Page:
Villa Salviatino, Maiano
The Villa Salviatino, Maiano, in the frazione of Maiano on the steep slope south of Fiesole, is a Tuscan villa overlooking Florence.
A modest farmhouse in the 14th century, set among informally terraced slopes planted with vines and olives, the house in its vigna was purchased in 1427 by the Bardi family, bankers of Florence, who rebuilt it in such palatial fashion that when it was subsequently sold to Nicola Tegliacci in 1447, the new owner named it Palagio (palazzo) dei Tegliacci.<ref name="Il Salviatino: History">Il Salviatino: History</ref> In the 16th century it passed to Alamanno Salviati, who had it sumptuously frescoed and furnished; thus it gained its name as the Villa Il Salviatino, to distinguish it from the grander Villa Salviati "le Selve", near Lastra, to the west. The villa was celebrated by Francesco Redi, in his Bacco in Toscana (1685): "viva il nome Del buon Salviati, ed il suo bel Maiano.
In 1871 the villa was purchased by Pietro Pagliano, who added a medievalizing crenellated tower, but a new, more sympathetic owner, the American Phelps Thomas, took ownership in 1882 and began a programme of free restoration and aggrandisement, to designs of the antiquarian architect Corinto Corinti (1843–1930). A large central staircase was added and grand cinquecento portals. He reduced the tower, designed a new vaulted porte-cochere for carriages, overhung by a garden, which still exist, and remodelled the park by adding an Italian terraced garden and conservatories, with a pergola that Penelope Hobhouse found to resemble the wooden frames shown in woodcuts for Francesco Colonna's Hypnerotomachia Poliphili. Augusto Bruschi was entrusted with decorative painting, covering walls with medieval and neo-cinquecento patterns.<ref name="Il Salviatino: History"/> After a sale of its contents in 1891 the villa passed into the hands of the Carrega di Lucedio family and then, in 1911, to the art critic, journalist and founder of the art magazine Il Dedalo, Ugo Ojetti and his wife Fernanda, who undertook further structural remodeling, removing many of the 19th century accretions, and installing an extensive library and many paintings and sculptures. From 1973 the Villa Il Salviatino housed Stanford University's overseas program Stanford in Italy' with classrooms, offices, library, dining facilities, and students' rooms.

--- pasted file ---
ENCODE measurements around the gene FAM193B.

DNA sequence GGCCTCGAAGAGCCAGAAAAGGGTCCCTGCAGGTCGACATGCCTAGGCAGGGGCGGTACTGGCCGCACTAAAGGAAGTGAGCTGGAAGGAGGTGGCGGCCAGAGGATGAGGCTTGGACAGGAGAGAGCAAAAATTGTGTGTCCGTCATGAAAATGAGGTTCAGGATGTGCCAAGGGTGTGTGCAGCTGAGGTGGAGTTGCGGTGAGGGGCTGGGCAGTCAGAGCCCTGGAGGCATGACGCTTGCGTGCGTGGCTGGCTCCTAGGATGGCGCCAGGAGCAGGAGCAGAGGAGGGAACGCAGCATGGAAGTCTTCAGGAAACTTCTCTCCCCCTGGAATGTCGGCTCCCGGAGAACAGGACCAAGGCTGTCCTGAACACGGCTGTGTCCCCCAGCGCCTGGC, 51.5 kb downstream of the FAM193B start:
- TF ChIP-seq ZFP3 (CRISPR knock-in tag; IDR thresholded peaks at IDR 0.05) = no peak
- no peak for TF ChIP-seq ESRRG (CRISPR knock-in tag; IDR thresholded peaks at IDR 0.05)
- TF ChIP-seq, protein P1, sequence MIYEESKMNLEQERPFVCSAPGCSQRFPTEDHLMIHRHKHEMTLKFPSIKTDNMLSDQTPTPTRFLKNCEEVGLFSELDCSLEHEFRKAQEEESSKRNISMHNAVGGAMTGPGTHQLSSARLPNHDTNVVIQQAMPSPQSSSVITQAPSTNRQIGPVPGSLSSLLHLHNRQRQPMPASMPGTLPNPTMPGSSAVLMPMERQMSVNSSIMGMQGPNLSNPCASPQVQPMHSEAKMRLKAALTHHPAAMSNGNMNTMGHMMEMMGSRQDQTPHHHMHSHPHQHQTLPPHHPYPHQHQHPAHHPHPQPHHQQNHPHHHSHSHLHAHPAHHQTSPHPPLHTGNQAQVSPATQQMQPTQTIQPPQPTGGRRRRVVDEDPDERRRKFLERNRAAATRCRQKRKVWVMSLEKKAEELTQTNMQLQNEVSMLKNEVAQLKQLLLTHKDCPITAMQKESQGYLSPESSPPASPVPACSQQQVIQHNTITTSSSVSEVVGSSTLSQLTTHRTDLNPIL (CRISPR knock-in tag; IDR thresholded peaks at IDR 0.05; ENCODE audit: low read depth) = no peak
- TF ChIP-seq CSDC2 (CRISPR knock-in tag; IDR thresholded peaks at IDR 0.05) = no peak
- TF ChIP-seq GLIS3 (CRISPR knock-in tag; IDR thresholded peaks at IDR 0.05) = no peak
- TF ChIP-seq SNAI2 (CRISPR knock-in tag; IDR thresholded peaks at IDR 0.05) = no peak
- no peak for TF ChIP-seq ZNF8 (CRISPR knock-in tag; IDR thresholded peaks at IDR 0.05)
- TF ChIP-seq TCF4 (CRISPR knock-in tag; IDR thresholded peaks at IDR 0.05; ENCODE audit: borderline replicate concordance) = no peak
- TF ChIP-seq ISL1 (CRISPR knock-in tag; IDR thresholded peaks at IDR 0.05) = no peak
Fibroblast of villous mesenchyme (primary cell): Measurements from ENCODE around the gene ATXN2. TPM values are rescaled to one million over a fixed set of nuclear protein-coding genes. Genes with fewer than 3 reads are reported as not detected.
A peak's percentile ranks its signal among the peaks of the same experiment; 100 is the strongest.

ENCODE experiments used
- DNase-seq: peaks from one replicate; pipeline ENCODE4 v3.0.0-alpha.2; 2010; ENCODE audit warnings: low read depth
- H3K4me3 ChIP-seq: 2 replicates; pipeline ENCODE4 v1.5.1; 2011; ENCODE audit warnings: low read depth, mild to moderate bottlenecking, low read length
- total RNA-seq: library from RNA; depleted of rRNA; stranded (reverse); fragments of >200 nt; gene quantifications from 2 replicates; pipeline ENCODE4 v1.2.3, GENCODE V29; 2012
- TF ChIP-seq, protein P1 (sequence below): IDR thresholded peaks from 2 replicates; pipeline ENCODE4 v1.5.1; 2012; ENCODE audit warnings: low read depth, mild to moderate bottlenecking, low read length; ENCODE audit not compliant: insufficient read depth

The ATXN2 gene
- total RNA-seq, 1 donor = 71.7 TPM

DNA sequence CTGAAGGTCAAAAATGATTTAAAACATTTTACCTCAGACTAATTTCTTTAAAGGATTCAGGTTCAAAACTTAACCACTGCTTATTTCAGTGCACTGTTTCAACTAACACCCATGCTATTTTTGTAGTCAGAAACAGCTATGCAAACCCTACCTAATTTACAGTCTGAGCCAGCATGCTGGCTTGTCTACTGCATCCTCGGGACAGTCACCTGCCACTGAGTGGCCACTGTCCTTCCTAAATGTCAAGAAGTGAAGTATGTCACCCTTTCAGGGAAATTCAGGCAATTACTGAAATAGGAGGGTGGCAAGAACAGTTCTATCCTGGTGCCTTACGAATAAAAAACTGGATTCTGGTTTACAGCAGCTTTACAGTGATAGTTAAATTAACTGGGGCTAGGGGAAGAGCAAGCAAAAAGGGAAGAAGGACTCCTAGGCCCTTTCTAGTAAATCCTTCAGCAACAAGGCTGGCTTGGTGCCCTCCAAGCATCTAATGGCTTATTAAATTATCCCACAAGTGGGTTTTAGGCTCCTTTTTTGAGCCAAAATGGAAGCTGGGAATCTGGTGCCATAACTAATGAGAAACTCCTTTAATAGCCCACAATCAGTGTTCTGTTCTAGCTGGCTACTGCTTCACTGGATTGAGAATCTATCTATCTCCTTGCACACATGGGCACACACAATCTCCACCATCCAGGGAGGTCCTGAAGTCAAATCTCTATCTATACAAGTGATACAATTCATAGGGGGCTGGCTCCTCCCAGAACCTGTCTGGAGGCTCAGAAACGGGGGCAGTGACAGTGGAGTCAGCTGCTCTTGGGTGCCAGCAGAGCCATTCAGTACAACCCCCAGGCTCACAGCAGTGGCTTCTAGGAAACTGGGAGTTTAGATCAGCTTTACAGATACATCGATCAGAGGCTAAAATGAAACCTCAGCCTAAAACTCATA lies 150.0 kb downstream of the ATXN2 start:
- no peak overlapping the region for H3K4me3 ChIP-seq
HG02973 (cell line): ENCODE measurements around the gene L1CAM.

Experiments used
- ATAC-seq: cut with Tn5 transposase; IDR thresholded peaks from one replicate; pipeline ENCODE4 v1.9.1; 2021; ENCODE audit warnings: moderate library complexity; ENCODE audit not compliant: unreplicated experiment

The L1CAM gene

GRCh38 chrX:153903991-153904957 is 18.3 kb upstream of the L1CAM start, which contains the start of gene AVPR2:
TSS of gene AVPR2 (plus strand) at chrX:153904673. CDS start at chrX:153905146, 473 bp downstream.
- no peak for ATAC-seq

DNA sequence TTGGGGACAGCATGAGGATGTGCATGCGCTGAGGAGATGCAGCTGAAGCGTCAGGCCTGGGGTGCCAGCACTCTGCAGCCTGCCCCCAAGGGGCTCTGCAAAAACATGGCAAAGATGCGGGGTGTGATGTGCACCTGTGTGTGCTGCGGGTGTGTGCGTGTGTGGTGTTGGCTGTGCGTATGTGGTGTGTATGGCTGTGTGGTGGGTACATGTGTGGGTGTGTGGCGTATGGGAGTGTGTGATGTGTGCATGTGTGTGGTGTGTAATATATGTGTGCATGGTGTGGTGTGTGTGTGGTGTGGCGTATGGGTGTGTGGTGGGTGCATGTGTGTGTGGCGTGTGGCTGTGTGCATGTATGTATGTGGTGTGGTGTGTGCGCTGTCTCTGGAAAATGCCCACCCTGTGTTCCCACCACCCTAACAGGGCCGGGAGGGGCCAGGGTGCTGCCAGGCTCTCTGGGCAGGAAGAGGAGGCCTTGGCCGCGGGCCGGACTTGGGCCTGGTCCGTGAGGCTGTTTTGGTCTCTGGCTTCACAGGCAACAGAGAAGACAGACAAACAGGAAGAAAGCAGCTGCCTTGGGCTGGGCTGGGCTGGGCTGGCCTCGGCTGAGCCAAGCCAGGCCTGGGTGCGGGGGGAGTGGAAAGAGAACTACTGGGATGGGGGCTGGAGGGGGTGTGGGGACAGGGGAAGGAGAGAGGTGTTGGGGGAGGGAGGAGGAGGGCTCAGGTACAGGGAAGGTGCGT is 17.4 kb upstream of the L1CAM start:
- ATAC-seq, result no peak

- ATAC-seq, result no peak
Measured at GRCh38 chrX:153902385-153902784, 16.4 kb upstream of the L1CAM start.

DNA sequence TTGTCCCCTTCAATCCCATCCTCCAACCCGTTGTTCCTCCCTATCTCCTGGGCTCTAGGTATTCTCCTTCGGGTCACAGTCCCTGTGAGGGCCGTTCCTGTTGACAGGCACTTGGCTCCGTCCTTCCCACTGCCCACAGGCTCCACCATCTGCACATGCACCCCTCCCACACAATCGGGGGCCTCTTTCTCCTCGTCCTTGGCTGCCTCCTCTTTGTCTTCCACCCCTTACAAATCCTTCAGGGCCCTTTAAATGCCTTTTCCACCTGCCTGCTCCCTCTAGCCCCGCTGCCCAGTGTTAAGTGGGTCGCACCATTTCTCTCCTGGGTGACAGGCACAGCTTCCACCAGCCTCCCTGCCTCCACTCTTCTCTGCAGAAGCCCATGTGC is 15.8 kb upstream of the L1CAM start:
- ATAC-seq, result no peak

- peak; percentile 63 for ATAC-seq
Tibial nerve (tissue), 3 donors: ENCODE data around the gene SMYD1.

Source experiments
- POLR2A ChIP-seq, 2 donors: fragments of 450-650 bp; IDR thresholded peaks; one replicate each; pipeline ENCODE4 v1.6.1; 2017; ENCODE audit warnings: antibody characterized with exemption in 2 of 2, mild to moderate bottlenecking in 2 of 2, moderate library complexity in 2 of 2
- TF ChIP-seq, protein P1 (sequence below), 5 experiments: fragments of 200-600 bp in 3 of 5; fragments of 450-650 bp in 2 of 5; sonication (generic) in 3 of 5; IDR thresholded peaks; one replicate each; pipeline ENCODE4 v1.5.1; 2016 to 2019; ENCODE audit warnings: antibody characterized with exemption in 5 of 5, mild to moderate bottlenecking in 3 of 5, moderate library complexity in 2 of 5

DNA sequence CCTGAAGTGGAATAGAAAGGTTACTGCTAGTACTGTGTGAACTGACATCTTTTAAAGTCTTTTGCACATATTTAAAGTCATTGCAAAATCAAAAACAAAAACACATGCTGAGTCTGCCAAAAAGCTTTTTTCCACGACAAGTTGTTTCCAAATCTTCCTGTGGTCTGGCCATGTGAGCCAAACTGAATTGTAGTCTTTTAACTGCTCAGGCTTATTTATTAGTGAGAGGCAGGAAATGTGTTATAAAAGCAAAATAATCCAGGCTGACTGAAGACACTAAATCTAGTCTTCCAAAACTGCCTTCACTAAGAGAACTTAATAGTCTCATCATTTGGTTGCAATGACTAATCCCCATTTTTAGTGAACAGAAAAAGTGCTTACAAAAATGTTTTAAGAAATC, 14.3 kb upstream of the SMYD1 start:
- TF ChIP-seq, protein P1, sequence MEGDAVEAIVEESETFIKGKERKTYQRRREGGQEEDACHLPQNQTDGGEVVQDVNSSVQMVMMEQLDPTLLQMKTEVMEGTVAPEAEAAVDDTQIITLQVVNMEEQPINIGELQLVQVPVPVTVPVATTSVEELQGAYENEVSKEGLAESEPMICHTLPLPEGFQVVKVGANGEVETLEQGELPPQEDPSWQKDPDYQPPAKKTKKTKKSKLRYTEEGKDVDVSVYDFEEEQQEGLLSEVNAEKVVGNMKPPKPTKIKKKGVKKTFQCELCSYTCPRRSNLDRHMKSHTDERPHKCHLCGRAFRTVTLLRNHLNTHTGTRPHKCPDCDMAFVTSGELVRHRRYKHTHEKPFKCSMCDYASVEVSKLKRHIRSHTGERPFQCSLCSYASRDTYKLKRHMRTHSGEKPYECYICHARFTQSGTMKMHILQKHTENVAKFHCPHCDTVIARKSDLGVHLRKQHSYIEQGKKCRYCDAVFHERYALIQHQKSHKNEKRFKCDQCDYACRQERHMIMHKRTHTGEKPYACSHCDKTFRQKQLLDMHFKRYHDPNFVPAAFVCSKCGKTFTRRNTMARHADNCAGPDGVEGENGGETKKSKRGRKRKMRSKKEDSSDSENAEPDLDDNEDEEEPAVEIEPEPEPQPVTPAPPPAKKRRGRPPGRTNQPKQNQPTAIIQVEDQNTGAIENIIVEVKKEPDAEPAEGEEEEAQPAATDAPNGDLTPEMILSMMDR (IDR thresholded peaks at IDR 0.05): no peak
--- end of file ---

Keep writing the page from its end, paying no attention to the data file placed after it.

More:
In the summer of 1981, University of Michigan and Sara Lawrence College held their summer school program there.
In the first decade of the 21st century the villa was restored and refuirbished as a boutique hotel.